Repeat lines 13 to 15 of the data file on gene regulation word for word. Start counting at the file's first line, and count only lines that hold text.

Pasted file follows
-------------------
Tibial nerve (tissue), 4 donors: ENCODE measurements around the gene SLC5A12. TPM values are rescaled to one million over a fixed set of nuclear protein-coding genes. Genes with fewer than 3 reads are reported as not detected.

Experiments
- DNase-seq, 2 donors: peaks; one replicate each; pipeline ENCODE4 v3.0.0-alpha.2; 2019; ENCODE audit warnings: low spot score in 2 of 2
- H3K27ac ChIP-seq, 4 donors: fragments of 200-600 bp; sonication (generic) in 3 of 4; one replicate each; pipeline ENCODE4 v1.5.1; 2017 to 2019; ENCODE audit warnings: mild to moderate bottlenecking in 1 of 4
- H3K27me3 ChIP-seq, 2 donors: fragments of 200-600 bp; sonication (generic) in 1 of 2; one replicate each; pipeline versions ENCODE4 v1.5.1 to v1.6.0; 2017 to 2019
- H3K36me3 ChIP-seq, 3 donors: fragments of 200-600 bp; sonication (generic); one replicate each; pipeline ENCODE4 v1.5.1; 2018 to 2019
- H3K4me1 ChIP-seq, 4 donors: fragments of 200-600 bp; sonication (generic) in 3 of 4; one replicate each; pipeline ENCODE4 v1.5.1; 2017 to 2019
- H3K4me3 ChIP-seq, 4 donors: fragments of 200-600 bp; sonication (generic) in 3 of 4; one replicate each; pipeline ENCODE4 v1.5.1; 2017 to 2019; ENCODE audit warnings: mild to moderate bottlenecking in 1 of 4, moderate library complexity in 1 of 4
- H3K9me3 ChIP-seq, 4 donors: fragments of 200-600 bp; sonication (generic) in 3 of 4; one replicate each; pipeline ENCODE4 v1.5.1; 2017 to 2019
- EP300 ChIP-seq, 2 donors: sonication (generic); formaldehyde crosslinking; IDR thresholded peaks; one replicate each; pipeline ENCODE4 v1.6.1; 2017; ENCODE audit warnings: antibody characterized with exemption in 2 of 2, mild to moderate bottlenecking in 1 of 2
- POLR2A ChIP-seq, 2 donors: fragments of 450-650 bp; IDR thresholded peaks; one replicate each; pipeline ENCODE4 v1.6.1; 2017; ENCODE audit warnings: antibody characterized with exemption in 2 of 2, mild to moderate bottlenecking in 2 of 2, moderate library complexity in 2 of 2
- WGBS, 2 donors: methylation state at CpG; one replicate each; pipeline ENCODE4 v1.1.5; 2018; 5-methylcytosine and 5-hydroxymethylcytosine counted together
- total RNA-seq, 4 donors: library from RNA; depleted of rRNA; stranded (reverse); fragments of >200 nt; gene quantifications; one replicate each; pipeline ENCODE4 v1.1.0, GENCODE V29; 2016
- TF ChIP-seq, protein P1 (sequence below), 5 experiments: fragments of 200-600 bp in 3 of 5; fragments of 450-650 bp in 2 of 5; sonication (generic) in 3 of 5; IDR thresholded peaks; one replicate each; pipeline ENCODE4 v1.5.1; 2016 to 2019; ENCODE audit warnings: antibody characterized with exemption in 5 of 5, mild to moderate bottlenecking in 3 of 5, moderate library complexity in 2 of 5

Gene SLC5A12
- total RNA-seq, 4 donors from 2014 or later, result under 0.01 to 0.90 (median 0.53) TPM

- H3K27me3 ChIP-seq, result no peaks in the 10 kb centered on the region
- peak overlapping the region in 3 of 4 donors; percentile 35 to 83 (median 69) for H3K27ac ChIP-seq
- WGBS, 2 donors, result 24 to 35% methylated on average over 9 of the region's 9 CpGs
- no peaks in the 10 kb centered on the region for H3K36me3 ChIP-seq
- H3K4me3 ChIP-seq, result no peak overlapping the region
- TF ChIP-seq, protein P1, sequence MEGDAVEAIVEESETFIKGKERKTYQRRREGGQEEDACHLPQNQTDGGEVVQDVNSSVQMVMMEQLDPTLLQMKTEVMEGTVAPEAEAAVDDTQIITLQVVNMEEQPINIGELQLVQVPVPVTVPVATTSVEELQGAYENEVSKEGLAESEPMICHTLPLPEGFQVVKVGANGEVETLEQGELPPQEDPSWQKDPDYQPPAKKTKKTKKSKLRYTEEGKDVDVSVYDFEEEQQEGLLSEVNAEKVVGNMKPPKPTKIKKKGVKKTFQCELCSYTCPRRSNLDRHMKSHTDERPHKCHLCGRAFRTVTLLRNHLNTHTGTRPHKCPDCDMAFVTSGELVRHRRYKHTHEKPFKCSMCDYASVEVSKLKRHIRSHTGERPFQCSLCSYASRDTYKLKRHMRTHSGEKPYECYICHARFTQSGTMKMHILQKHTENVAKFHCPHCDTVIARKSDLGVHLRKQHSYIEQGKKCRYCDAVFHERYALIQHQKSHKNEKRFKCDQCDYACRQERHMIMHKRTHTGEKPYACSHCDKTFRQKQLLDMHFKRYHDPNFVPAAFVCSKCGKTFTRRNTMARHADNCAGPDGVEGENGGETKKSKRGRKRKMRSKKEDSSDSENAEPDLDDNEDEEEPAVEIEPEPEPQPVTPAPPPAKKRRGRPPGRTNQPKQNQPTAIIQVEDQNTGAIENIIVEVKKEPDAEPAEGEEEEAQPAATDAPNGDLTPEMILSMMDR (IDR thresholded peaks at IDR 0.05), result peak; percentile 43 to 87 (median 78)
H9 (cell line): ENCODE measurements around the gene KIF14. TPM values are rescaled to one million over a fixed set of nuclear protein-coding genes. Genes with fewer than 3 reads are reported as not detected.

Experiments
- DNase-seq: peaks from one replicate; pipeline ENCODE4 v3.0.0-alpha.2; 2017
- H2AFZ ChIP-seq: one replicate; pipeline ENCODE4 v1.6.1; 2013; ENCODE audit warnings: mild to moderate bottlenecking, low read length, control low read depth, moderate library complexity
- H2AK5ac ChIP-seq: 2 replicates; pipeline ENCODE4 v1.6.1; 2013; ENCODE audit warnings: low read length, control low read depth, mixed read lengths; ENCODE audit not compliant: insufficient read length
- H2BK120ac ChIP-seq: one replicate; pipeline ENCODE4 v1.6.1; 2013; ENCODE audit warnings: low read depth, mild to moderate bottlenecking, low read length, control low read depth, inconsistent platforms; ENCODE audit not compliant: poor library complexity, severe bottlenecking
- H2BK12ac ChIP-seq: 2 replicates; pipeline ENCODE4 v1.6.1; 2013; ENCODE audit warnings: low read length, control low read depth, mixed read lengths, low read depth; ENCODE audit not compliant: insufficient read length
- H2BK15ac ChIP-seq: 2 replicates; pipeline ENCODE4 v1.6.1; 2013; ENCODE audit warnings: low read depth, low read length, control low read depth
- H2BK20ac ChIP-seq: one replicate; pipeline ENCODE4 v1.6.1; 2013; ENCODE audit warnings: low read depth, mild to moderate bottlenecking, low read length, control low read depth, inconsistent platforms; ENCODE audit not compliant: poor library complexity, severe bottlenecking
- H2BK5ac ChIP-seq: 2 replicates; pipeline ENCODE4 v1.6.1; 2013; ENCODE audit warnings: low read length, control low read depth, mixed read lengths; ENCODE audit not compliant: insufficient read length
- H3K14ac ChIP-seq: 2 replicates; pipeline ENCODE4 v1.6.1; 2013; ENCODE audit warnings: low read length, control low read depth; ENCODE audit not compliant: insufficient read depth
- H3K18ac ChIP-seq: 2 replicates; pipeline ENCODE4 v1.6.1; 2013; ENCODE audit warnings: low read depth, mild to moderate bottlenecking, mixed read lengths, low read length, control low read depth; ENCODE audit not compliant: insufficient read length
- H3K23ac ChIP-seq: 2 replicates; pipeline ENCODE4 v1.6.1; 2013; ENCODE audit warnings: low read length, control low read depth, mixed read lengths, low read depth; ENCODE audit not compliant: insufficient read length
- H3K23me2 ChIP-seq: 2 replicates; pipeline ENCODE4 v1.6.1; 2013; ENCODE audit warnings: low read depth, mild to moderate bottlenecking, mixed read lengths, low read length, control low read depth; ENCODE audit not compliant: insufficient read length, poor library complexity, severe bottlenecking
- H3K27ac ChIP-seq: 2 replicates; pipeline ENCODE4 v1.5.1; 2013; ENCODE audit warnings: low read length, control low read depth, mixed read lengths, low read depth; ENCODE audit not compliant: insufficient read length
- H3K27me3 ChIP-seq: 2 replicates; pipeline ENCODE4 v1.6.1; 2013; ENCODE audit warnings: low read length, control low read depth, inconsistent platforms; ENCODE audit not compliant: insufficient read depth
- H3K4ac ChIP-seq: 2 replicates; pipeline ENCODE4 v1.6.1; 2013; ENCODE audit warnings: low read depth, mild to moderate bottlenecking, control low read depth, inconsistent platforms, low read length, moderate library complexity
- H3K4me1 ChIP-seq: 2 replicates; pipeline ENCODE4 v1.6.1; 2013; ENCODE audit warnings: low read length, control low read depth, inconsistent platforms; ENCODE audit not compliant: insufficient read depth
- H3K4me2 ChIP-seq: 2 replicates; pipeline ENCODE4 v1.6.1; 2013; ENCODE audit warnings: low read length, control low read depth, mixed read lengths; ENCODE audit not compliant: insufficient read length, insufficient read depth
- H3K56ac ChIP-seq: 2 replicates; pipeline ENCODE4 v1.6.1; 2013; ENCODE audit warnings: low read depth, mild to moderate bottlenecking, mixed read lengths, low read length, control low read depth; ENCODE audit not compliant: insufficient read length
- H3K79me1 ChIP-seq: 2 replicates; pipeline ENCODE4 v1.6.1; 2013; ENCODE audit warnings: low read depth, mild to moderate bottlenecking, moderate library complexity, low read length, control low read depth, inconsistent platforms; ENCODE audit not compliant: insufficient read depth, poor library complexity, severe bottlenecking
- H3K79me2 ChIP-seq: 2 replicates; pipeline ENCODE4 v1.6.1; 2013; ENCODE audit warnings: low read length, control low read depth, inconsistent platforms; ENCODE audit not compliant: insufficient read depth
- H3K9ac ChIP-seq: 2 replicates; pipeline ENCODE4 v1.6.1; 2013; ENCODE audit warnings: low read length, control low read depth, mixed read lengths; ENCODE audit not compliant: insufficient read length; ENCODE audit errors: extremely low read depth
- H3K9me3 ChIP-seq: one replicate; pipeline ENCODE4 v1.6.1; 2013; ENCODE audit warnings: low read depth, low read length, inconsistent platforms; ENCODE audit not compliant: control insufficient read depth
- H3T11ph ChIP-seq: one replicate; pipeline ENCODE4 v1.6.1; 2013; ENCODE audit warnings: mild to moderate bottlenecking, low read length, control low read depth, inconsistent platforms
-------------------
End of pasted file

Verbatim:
- total RNA-seq, 4 donors: library from RNA; depleted of rRNA; stranded (reverse); fragments of >200 nt; gene quantifications; one replicate each; pipeline ENCODE4 v1.1.0, GENCODE V29; 2016
- TF ChIP-seq, protein P1 (sequence below), 5 experiments: fragments of 200-600 bp in 3 of 5; fragments of 450-650 bp in 2 of 5; sonication (generic) in 3 of 5; IDR thresholded peaks; one replicate each; pipeline ENCODE4 v1.5.1; 2016 to 2019; ENCODE audit warnings: antibody characterized with exemption in 5 of 5, mild to moderate bottlenecking in 3 of 5, moderate library complexity in 2 of 5

Gene SLC5A12